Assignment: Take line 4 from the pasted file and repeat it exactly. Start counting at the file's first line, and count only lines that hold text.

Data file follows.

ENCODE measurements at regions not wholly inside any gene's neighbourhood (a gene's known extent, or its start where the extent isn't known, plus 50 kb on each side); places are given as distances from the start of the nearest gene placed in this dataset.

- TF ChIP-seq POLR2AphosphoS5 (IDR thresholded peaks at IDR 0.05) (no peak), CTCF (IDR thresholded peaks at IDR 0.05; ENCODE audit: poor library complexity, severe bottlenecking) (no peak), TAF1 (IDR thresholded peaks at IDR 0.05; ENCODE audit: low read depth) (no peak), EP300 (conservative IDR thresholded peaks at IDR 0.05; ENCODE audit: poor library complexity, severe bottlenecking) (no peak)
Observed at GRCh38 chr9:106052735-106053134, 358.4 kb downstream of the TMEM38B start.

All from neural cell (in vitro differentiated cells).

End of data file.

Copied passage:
All from neural cell (in vitro differentiated cells).